English 2111: World Literature I
Office: Arts and Letters (SOAL) 239
As indicated in the MGA Catalog, English 2111 is "a survey of important works of world literature from the beginning through the seventeenth century." We will read extensively and explore a variety of genres, with concentrated attention on such canonical giants as Homer, Sophocles, Dante, Shakespeare, Cervantes, and Milton. Our primary aim is discovering continuing relevance for contemporary American readers in these venerable "classics." Ultimately, through close exploration of selected major works in world literature we will improve your abilities in critical thinking, analytical reading, and effective writing. Additionally, I hope to foster your understanding of literature as not merely matter for scholastic study, a hoop to negotiate along the way to a diploma, but as truly meaningful beyond the classroom because literature speaks to and about us all in the most fundamental ways as human beings, offering intelligent and thinking people an inexhaustible life resource throughout their lives.
The Norton Anthology of World Literature. Fourth edition (2018), Package 1: Volumes A, B, and C. ISBN 978-0-393-26590-3.
Attendance: Each class is important, so it is crucial that you be in class on time every class. I record attendance, and absences do affect your grade. Students with more than four non-illness-related absences fail the class. Students who must miss class because of illness (COVID or otherwise) should notify me before the missed class meeting. I will try to work with you on any major assignments you happen to miss (assignments other than reading quizzes), especially when you notify me of the absence missing class: email me whenever you must miss class.
Late work: Late work receives a letter-grade penalty for each class day (i.e. Tuesday or Thursday) the assignment is late.
Minimum course requirements: Regardless of your overall grade average, to be eligible to pass the course you must turn in both formal papers, submit five critical responses, complete corrections assignments for both the formal papers and your first two critical responses, and take the midterm and final exams.
Plagiarism: Except for assignments expressly calling for collaborative effort, all written work must be your own. Any unacknowledged borrowing from the writings of others will be considered plagiarism, a serious breach of academic integrity. I will submit cases of plagiarism or other academic dishonesty for review by the Student Conduct Officer. The penalty for plagiarism in this class is an "F" for the entire course, not just the assignment in question. See the more specific definition of plagiarism in the English 21XX syllabus supplement; also see "On Plagiarism."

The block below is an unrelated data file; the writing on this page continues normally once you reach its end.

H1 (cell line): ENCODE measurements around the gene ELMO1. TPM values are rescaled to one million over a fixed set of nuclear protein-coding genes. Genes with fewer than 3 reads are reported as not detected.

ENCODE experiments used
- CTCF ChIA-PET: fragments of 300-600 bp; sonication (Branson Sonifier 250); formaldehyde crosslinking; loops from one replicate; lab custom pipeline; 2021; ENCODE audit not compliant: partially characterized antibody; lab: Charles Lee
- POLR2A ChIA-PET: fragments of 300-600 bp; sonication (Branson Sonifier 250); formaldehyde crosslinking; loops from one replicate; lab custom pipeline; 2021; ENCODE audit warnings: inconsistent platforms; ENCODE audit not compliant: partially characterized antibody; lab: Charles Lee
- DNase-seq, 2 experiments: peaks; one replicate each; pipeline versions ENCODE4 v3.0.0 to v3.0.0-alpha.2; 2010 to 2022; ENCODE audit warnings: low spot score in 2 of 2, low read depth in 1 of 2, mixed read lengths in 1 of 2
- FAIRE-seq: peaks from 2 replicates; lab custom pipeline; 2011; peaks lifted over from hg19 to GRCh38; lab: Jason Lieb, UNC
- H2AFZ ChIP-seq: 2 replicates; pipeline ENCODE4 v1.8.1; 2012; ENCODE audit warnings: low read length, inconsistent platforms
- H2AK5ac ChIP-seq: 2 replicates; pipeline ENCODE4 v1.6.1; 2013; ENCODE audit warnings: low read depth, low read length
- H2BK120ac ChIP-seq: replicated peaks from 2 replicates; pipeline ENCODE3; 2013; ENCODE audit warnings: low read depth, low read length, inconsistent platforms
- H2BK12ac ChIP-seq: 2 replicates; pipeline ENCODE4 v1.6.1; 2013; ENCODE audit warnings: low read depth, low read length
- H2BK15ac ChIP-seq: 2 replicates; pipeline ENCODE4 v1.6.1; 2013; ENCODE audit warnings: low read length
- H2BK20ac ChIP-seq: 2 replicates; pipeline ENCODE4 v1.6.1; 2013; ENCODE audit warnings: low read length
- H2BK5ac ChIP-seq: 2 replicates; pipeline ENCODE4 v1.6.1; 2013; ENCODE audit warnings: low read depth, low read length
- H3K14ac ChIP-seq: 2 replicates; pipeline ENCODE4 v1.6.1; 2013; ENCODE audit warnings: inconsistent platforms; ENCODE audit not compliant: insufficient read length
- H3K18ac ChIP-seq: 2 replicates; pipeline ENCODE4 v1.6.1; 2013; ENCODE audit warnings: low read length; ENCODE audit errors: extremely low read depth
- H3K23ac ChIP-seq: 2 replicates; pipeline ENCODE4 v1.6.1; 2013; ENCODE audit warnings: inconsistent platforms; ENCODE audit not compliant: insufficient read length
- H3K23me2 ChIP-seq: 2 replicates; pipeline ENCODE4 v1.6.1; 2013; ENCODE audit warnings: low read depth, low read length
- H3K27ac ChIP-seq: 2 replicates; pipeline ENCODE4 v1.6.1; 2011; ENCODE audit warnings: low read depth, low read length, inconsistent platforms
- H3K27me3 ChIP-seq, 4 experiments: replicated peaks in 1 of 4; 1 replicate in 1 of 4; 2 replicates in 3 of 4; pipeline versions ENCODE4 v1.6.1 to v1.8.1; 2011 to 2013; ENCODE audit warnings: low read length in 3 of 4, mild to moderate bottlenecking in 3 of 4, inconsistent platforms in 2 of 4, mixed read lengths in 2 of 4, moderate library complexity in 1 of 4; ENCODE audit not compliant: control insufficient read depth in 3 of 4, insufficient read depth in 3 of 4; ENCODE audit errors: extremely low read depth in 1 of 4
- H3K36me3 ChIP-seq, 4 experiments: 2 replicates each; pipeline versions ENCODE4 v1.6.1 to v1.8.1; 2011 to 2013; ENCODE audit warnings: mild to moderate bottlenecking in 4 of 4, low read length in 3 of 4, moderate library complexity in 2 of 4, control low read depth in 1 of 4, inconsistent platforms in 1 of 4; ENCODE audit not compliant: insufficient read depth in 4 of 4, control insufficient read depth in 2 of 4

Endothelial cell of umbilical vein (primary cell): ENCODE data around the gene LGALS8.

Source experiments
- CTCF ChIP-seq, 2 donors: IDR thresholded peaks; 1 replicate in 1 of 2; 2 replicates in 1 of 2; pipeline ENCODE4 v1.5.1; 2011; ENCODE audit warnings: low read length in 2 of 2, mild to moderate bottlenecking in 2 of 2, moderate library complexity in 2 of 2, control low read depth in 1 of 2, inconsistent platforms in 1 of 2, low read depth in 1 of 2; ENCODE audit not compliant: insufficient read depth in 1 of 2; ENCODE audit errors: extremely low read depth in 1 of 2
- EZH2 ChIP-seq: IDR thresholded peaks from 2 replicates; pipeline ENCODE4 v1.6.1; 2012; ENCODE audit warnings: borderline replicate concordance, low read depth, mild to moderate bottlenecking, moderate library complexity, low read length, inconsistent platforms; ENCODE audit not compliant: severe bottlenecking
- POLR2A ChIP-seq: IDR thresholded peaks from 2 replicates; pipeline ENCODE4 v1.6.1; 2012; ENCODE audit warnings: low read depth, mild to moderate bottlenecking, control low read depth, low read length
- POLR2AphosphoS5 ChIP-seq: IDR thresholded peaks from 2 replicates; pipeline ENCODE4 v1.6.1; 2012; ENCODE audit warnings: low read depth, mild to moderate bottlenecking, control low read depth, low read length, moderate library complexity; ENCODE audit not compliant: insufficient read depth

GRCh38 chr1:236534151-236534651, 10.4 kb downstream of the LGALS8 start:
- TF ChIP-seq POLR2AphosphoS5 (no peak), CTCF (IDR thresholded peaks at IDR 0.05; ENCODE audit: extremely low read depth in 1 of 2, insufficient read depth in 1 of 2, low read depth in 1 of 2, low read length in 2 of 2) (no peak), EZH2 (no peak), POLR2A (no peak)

Cell phones/personal electronics: The use of cell phones and other hand-held personal electronic devices is forbidden in the classroom. All such devices must be kept out of sight for the duration of class—off of desks and out of laps. I will count absent any student texting or viewing a personal electronic device, and if the problem persists I will ask students not abiding by this policy to leave the classroom.
Content advisory: This is a college class, in a State University, and although some students may legally be minors, I will treat all students as adults. We may read and discuss material that makes you uncomfortable or that some deem offensive or counter to their beliefs, including matters relating to religion, race, sex, and sexuality.
Class discussion: Most class periods involve open discussion of reading assignments with little lecture, so your participation in discussion is essential. I will call on reticent or "quiet" students. To participate, obviously you must be present in class; to score higher than B- in participation you will need to contribute in discussion spontaneously and appropriately several times each class meeting.
Reading quizzes: unannounced quizzes testing your close attention to the readings.
Critical responses: You will submit a minimum of five informal writings as "critical responses" to the readings. I will post critical response topics and requirements for each unit as we proceed. Note that you are required to submit only five of these responses. There will be at least fifteen critical response assignments posted over the course of the semester, so you could do the first five and have them out of the way; or you could do one response every third unit; or, if you think you "work better under pressure," you might do the last five responsesI do not recommend this approach! These informal writings will be graded with an emphasis on content, but they should reflect greater care in writing style and mechanics than with your threaded discussion contributions. You may do up to two extra critical responses to replace the lowest two grades among the first five responses you submit.